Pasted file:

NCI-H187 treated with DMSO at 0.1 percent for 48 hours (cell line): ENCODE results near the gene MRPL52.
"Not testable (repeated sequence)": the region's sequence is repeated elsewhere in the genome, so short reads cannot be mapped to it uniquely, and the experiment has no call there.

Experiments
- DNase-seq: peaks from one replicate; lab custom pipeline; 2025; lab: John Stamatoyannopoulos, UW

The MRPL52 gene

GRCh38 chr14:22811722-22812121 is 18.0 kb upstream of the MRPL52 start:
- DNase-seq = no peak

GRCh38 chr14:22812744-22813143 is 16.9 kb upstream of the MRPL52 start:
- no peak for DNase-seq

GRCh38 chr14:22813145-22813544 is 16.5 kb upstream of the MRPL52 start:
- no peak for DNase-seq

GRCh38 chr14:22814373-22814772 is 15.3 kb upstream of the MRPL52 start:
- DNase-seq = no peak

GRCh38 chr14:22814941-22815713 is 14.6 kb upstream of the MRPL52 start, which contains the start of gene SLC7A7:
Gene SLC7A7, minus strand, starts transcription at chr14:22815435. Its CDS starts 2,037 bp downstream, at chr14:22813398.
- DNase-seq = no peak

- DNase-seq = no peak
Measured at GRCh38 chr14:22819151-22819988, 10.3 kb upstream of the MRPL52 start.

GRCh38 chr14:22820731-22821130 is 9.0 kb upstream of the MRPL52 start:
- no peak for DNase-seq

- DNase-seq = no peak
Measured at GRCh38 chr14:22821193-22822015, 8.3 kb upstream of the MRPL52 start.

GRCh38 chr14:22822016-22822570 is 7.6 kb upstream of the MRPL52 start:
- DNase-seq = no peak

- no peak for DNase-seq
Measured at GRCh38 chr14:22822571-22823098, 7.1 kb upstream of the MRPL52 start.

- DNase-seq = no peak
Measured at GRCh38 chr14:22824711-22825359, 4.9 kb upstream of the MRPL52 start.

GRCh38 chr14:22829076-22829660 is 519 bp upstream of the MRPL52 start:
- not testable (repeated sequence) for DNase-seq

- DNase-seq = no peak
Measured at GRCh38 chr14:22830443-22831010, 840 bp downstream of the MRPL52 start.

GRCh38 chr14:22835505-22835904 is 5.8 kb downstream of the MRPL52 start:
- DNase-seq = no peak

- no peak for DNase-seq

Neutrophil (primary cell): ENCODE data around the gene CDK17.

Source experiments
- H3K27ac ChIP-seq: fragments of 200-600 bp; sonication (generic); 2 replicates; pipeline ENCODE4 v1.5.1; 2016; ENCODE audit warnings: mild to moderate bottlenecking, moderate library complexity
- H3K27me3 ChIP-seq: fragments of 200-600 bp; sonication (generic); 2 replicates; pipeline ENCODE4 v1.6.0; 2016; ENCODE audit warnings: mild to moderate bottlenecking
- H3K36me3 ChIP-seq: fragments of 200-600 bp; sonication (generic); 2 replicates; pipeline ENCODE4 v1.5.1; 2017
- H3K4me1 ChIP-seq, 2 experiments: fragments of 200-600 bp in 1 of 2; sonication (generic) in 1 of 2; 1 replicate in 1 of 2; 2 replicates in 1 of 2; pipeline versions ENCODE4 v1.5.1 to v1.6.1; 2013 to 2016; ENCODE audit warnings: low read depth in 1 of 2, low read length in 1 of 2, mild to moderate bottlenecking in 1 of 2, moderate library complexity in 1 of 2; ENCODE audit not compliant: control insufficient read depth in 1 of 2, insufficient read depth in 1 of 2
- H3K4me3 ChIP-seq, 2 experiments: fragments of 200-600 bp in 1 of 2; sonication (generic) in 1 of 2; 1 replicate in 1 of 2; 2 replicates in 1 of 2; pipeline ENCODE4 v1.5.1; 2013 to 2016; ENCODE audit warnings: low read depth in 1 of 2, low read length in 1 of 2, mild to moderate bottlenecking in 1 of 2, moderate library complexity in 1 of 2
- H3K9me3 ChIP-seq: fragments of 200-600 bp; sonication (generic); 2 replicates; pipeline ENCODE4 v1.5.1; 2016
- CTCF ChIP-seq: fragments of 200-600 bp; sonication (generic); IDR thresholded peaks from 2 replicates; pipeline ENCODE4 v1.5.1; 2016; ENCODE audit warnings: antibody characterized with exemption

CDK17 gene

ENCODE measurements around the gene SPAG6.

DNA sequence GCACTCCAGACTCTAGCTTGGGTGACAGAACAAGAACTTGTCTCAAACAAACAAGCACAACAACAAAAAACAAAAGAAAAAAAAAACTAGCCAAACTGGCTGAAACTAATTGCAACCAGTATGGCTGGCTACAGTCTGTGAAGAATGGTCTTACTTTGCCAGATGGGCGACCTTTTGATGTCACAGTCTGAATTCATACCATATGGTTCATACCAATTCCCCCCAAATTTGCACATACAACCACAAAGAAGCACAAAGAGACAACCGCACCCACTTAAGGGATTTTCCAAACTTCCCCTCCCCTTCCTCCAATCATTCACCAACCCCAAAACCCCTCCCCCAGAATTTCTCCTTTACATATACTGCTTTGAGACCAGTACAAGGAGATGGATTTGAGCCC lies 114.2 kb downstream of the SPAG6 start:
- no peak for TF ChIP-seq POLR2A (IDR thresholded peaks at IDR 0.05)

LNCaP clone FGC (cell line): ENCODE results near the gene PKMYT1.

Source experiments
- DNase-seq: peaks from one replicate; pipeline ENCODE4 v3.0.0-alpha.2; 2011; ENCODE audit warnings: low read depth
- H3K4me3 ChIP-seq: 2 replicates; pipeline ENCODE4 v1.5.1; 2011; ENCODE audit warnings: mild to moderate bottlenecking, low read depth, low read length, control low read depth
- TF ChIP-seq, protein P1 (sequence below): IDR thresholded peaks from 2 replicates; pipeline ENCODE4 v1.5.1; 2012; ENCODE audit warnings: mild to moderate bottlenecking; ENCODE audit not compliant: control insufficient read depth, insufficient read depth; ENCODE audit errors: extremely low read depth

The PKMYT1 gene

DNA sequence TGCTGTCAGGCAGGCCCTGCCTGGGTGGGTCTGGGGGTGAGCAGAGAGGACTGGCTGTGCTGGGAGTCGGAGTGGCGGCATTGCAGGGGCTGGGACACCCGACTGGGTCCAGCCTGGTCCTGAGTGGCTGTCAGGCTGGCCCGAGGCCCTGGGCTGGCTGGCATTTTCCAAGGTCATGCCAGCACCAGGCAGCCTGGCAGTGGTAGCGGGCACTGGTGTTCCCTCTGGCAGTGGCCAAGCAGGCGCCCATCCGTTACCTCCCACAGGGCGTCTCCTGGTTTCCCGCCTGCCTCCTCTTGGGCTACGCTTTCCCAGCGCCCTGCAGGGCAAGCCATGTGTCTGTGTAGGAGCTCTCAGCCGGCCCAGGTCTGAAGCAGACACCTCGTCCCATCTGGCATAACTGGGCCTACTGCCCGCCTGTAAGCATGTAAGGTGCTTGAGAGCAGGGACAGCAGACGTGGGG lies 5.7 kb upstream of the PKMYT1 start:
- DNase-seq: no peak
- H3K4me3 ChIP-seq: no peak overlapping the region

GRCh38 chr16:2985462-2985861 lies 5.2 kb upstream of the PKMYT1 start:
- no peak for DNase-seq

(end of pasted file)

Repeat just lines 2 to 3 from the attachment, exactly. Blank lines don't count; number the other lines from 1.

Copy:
"Not testable (repeated sequence)": the region's sequence is repeated elsewhere in the genome, so short reads cannot be mapped to it uniquely, and the experiment has no call there.

Experiments